"South Shore auctioneer gets 4 years in prison for real estate fraud" by Sacha Pfeiffer Globe Staff May 10, 2017
Danny Flynn denies none of it.
He acknowledges swindling unwitting investors, including close friends and Boston College classmates, out of at least $9.5 million in real estate scams, although prosecutors say the true magnitude of his theft is more than $21 million.
He doesn’t dispute using some of the money he stole for personal expenses, such as a $100,000 basement renovation at his Milton home that included a laundry room entertainment system.
“I understand what I did,” said the prominent South Shore auctioneer and real estate professional, reading from a short statement at his sentencing Tuesday in federal court in Boston, “and I’m ashamed to be standing here.”
For his misdeeds, Daniel J. Flynn III, 54, who pleaded guilty to criminal fraud in February, was sentenced to four years in prison, followed by three years of supervised release.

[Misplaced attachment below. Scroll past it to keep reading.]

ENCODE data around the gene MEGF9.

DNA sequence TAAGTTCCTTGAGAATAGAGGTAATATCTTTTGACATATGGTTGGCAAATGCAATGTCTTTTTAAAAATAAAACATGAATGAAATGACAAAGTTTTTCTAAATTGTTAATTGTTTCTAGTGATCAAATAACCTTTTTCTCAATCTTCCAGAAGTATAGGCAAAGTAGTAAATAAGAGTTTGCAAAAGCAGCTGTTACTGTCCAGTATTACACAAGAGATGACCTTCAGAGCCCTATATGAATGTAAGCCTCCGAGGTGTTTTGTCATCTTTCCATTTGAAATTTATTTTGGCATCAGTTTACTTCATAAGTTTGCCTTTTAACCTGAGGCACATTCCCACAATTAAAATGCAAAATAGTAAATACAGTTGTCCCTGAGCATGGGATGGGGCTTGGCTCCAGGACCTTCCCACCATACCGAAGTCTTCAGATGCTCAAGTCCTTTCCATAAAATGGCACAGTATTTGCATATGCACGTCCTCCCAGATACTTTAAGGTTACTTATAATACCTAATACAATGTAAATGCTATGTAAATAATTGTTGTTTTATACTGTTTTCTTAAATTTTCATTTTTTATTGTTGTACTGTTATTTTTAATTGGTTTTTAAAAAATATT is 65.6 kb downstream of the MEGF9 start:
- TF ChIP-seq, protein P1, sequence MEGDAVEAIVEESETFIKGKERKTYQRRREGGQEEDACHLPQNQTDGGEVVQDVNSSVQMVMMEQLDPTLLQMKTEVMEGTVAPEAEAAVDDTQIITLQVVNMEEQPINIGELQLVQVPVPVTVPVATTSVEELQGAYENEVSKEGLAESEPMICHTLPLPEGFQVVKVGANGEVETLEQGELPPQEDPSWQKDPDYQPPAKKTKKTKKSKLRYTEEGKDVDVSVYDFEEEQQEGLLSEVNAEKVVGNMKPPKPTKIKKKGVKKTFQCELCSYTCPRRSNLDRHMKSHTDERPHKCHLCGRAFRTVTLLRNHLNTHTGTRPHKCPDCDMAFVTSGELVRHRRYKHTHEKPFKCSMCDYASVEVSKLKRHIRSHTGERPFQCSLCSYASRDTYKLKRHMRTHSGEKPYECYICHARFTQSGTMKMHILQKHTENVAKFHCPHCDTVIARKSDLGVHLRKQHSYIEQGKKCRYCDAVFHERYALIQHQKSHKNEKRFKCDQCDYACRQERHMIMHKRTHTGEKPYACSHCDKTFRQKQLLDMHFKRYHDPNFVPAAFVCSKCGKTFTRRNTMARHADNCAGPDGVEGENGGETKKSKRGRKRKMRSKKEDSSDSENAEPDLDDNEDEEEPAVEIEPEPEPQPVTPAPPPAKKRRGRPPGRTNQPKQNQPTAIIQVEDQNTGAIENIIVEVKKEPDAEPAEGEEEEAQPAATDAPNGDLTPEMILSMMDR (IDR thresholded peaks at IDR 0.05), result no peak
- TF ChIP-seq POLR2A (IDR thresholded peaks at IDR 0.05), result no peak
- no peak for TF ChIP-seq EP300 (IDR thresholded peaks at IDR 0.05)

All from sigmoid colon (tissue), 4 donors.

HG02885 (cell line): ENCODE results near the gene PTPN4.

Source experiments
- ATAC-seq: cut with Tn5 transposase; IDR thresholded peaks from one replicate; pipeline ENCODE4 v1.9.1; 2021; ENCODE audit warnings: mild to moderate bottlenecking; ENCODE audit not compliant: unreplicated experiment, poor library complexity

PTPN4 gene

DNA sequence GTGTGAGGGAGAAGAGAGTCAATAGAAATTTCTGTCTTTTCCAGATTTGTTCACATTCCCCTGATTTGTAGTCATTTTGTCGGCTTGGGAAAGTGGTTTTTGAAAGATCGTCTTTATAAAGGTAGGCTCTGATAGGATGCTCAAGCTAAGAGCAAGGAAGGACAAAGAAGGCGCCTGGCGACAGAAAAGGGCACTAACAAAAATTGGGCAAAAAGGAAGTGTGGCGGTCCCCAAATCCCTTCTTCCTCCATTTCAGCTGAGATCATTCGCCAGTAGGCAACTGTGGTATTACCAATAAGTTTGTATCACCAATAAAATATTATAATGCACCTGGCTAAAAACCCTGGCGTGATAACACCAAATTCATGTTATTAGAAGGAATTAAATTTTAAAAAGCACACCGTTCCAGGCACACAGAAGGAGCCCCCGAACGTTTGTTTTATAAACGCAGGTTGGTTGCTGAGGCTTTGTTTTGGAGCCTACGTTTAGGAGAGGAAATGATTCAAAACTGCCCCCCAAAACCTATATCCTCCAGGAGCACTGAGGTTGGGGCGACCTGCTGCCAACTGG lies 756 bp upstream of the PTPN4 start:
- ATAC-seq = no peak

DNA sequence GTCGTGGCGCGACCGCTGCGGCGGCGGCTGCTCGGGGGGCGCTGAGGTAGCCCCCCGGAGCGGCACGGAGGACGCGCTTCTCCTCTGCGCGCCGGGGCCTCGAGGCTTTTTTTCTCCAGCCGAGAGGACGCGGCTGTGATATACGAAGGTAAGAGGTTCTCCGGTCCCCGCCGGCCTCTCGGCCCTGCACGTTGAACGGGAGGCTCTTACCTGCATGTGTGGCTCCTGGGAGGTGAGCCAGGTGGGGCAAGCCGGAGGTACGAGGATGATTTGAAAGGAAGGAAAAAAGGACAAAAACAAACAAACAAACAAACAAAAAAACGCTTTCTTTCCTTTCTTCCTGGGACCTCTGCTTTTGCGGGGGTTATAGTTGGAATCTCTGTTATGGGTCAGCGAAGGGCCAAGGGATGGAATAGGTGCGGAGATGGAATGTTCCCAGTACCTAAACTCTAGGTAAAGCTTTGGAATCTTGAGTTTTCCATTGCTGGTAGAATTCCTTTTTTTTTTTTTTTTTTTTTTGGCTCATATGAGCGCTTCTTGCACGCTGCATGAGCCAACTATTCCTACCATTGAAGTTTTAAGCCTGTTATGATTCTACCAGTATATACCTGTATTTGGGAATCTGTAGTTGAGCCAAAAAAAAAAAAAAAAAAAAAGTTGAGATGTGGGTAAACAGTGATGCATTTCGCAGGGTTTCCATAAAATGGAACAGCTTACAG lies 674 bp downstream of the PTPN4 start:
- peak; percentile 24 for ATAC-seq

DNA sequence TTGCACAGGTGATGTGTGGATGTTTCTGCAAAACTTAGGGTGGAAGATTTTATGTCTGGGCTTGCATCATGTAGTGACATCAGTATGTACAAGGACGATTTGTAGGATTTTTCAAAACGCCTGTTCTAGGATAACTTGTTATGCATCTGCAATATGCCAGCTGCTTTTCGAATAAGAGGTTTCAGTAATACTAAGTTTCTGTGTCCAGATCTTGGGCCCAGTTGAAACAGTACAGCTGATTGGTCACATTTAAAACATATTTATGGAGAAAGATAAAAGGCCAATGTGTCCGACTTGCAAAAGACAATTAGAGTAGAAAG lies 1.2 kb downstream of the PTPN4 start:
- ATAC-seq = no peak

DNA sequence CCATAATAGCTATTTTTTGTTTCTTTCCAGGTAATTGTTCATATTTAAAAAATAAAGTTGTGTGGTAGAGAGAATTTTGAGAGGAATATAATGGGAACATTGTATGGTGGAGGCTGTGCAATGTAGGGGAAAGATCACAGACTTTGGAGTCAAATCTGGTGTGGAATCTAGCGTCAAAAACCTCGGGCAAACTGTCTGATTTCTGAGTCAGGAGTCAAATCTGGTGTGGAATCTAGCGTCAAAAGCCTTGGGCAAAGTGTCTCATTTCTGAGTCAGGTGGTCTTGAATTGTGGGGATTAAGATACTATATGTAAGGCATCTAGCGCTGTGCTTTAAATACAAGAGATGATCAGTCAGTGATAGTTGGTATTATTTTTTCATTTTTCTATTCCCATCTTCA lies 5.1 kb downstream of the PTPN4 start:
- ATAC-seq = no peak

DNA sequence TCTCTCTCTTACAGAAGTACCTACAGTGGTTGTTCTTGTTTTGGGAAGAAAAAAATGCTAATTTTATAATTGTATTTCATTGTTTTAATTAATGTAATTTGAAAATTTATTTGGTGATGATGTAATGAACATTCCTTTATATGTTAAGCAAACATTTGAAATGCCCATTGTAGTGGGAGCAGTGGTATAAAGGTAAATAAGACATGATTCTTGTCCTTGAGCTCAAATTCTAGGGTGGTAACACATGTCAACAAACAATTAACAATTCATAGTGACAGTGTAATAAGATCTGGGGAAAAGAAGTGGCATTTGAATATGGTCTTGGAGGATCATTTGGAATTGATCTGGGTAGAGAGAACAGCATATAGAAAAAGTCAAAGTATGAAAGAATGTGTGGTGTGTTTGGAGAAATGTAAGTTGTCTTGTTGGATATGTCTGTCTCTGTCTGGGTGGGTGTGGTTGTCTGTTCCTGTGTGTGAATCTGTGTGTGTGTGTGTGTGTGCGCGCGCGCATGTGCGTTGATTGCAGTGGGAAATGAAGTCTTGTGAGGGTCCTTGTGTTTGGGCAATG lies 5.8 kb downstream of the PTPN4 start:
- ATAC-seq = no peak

US District Judge Rya Zobel, who called Flynn’s actions “horrendous,” also barred him from working in real estate after he is freed.
Prior to sentencing, Flynn wrote a letter to Zobel in which he cited numerous factors that led to his criminal activity. Among them: the 2007 collapse of the economy and the resulting burst of the housing bubble; the burden of private school tuition for his five children; “a wife who was accustomed to being a stay-at-home mother”; and the stress of running a business with more than 50 employees.
With his career, marriage, and personal life simultaneously crumbling, “the pressure to keep all the balls in the air felt crushing” and “the weight of these responsibilities was the tipping point that influenced my decisions going forward,” wrote Flynn, who is going through a divorce with his second wife, Margaret Flynn, the mother of his five children.
“Every decision I made was done with the best of intentions for” his children, wrote Flynn, who has been living with a sister in Weymouth since his Milton home was foreclosed on and sold at auction last year. “I regret that I have hurt the people that have trusted me . . . [and] I hope to turn my life around.”